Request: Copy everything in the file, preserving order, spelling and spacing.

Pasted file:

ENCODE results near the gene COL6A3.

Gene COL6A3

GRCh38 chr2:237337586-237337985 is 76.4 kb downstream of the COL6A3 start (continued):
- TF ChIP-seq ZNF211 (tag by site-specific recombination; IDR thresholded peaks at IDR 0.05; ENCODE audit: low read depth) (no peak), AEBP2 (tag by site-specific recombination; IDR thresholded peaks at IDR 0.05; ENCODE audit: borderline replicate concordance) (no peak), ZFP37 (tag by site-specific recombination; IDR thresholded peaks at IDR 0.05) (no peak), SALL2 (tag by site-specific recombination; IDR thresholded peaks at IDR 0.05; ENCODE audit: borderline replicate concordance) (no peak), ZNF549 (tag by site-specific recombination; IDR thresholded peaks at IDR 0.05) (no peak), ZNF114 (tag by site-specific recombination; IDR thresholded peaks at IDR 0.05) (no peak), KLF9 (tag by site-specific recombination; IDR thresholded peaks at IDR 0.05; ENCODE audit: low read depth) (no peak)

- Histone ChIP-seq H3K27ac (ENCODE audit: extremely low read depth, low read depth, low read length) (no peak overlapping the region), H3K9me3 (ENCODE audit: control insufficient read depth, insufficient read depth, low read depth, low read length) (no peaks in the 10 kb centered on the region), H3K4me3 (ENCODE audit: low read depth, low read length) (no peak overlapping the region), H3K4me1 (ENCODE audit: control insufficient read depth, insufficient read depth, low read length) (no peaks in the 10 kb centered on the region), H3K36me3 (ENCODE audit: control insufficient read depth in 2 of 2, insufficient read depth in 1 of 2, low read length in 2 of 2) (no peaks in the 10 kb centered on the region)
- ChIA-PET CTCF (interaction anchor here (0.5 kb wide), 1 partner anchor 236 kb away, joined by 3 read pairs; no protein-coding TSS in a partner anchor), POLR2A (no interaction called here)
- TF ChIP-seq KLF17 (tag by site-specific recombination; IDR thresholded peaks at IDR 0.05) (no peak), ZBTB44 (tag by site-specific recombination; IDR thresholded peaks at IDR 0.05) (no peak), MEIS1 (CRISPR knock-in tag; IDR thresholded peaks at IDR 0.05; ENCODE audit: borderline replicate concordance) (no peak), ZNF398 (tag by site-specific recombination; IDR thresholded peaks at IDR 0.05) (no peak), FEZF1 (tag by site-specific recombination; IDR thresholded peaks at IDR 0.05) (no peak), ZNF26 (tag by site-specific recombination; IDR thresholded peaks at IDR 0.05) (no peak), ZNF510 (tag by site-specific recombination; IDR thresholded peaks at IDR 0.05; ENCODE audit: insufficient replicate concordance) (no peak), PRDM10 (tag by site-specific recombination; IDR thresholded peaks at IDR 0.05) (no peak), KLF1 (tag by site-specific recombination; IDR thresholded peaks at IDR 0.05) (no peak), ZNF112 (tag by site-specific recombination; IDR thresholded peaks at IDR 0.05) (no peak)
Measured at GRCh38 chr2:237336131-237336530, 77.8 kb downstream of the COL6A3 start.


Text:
ENCODE results near the gene COL6A3.

Gene COL6A3

GRCh38 chr2:237337586-237337985 is 76.4 kb downstream of the COL6A3 start (continued):
- TF ChIP-seq ZNF211 (tag by site-specific recombination; IDR thresholded peaks at IDR 0.05; ENCODE audit: low read depth) (no peak), AEBP2 (tag by site-specific recombination; IDR thresholded peaks at IDR 0.05; ENCODE audit: borderline replicate concordance) (no peak), ZFP37 (tag by site-specific recombination; IDR thresholded peaks at IDR 0.05) (no peak), SALL2 (tag by site-specific recombination; IDR thresholded peaks at IDR 0.05; ENCODE audit: borderline replicate concordance) (no peak), ZNF549 (tag by site-specific recombination; IDR thresholded peaks at IDR 0.05) (no peak), ZNF114 (tag by site-specific recombination; IDR thresholded peaks at IDR 0.05) (no peak), KLF9 (tag by site-specific recombination; IDR thresholded peaks at IDR 0.05; ENCODE audit: low read depth) (no peak)

- Histone ChIP-seq H3K27ac (ENCODE audit: extremely low read depth, low read depth, low read length) (no peak overlapping the region), H3K9me3 (ENCODE audit: control insufficient read depth, insufficient read depth, low read depth, low read length) (no peaks in the 10 kb centered on the region), H3K4me3 (ENCODE audit: low read depth, low read length) (no peak overlapping the region), H3K4me1 (ENCODE audit: control insufficient read depth, insufficient read depth, low read length) (no peaks in the 10 kb centered on the region), H3K36me3 (ENCODE audit: control insufficient read depth in 2 of 2, insufficient read depth in 1 of 2, low read length in 2 of 2) (no peaks in the 10 kb centered on the region)
- ChIA-PET CTCF (interaction anchor here (0.5 kb wide), 1 partner anchor 236 kb away, joined by 3 read pairs; no protein-coding TSS in a partner anchor), POLR2A (no interaction called here)
- TF ChIP-seq KLF17 (tag by site-specific recombination; IDR thresholded peaks at IDR 0.05) (no peak), ZBTB44 (tag by site-specific recombination; IDR thresholded peaks at IDR 0.05) (no peak), MEIS1 (CRISPR knock-in tag; IDR thresholded peaks at IDR 0.05; ENCODE audit: borderline replicate concordance) (no peak), ZNF398 (tag by site-specific recombination; IDR thresholded peaks at IDR 0.05) (no peak), FEZF1 (tag by site-specific recombination; IDR thresholded peaks at IDR 0.05) (no peak), ZNF26 (tag by site-specific recombination; IDR thresholded peaks at IDR 0.05) (no peak), ZNF510 (tag by site-specific recombination; IDR thresholded peaks at IDR 0.05; ENCODE audit: insufficient replicate concordance) (no peak), PRDM10 (tag by site-specific recombination; IDR thresholded peaks at IDR 0.05) (no peak), KLF1 (tag by site-specific recombination; IDR thresholded peaks at IDR 0.05) (no peak), ZNF112 (tag by site-specific recombination; IDR thresholded peaks at IDR 0.05) (no peak)
Measured at GRCh38 chr2:237336131-237336530, 77.8 kb downstream of the COL6A3 start.